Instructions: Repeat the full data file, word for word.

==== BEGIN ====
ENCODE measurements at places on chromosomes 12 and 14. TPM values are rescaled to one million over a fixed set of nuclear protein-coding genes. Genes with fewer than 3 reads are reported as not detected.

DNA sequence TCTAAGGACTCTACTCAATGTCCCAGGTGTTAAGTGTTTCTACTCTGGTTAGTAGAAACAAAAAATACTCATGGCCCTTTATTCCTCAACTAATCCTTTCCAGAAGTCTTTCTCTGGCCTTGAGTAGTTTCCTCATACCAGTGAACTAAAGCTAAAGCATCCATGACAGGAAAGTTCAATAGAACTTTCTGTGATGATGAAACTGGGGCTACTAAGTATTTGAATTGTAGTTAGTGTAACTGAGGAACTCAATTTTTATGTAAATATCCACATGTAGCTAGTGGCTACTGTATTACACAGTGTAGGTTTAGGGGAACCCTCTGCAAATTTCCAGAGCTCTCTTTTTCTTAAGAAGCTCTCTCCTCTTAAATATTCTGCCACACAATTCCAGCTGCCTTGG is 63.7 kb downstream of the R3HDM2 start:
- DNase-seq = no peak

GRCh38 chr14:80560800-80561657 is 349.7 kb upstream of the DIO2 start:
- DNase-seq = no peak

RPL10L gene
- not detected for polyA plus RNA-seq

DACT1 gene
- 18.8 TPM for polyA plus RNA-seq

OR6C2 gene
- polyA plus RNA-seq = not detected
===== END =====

ENCODE measurements at places on chromosomes 12 and 14. TPM values are rescaled to one million over a fixed set of nuclear protein-coding genes. Genes with fewer than 3 reads are reported as not detected.

DNA sequence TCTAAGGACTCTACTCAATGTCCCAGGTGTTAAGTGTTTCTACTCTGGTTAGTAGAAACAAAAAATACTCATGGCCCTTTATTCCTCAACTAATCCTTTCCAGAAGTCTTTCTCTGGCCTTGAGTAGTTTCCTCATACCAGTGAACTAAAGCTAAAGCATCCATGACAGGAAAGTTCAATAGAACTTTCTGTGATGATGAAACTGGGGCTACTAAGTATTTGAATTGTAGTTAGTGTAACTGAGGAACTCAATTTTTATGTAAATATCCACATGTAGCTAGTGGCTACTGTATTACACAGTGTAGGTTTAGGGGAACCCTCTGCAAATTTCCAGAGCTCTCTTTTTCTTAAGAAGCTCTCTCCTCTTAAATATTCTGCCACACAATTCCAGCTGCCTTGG is 63.7 kb downstream of the R3HDM2 start:
- DNase-seq = no peak

GRCh38 chr14:80560800-80561657 is 349.7 kb upstream of the DIO2 start:
- DNase-seq = no peak

RPL10L gene
- not detected for polyA plus RNA-seq

DACT1 gene
- 18.8 TPM for polyA plus RNA-seq

OR6C2 gene
- polyA plus RNA-seq = not detected